So every morning I wrote these affirmations out several times focusing on the words, and emphasizing the word “trust” and “know” in my head. During the day I tried to remember to say them to myself a few times.
One day the answer came to me clearly and quietly. “You are a writer. You’ve always known you’re a writer.”
And that’s true. In my head I’ve always defined myself as a writer.
But because that knowledge didn’t come with a thunderbolt out of the sky, I resisted it.
Because I could very easily leave writing out of my life (and had been doing so for years), I felt I wasn’t passionate enough to succeed, I wasn’t passionate enough about writing that I felt should make it a priority in my life.
Is that the end of the story? Did I sit down and begin the next epic work of literature?
I spent the next year or so dabbling with my writing by taking an online class, putting more effort into my journal, and starting and abandoning a couple of novel and short story ideas.
But most importantly I paid attention to how I felt when I write. I noticed that I enjoy it, I can get immersed in it and time flies.
I built on those feelings and let writing into my life, not because I had the driving desire I knew would make me the next Stephen King, or Jodi Picoult, but because it`s fun.
Is writing my passion? I don’t know. But it is something I want to make part of my life. That’s good enough. And it’s way better than watching reruns of Storage Wars on TV waiting for divine inspiration to strike.
Do What You Enjoy
And that`s the moral of the story. Don`t wait for a lightning bolt or the passion fairy – do the things you enjoy. Follow your dreams, interests and inclinations no matter their size. And most importantly pay attention to the things that you lose yourself in and build upon them.
Don`t worry about whether they are — or could be — a world or life altering passion. Enjoy doing what you are doing, and let that feeling grow and see where it leads.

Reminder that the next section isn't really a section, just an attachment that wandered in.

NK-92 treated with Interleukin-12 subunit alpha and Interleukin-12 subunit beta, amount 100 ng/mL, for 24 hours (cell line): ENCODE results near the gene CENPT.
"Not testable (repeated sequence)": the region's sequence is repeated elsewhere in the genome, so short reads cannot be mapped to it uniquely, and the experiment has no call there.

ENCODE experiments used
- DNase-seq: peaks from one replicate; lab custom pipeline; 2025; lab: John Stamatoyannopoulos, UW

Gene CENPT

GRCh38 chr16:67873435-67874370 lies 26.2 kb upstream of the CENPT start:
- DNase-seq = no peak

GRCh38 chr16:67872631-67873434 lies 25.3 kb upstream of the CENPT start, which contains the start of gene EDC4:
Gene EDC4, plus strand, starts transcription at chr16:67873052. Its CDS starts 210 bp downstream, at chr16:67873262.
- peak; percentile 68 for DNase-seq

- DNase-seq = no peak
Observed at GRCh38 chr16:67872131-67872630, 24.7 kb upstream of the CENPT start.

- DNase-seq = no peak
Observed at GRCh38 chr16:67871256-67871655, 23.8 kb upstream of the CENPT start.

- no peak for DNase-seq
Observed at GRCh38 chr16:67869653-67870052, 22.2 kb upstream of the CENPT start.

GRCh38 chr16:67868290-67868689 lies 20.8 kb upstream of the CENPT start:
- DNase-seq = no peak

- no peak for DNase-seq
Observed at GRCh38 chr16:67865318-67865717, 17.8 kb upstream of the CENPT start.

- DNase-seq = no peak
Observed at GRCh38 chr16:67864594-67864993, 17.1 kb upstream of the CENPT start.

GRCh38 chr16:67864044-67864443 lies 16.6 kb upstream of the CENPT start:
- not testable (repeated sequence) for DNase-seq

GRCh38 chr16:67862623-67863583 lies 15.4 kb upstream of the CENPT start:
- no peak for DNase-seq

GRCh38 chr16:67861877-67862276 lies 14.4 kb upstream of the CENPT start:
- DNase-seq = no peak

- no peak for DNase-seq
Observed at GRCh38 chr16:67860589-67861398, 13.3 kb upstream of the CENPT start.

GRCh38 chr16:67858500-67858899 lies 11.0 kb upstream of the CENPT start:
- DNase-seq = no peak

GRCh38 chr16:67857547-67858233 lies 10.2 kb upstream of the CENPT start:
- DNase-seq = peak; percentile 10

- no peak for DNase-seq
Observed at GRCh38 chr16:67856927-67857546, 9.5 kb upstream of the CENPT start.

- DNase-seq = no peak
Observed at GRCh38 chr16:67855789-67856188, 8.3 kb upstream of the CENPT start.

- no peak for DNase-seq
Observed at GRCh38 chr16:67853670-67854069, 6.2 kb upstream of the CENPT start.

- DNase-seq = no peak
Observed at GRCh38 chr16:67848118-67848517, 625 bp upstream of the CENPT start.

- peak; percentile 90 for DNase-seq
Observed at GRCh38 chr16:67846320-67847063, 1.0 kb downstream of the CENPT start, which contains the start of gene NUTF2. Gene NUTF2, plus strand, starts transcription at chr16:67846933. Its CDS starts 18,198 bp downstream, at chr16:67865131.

Want to Find Your Passion?
Is finding your passion important to you? Then try these tips:
- Finish this sentence with the first thing that comes into your head. “I’m a ____________?” Don’t use your current title, or what you tell people you do, use what that quiet voice inside of you says first. How can you build on this?
- Is there something you spend hours and hours reading about? What section of the bookstore calls to you?
- Create an affirmation that works for you around knowing what your passion is. Write it down, focusing on the words in your head as you do so and repeat it to yourself daily, and then let it go. Don’t worry about finding the answer, or try to force it. Let your subconscious work on it until it comes to you. And the answer will come. Maybe not today but it will come.
- And most importantly – try things. If something interests you, try it. Pay attention to how you feel while you’re doing it. Does time fly? Do you lose yourself in it? Then keep doing it. If not, try something else that catches your fancy.
What about you?
Are you one of the many who hasn’t always been sure about what they want to do? Someone who hasn’t heard a booming voice telling them what they’re meant to do? How important do you think it is to find your passion? Share your thoughts in a comment below.
Here’s what some other people think about the importance of passion:
- Do You Really Need Passion and Purpose?
- How to Find Your Passion (The Secret You Need to Hear)
- What Do You Want to Do With Your Life?
Photo by: Shannon Kringen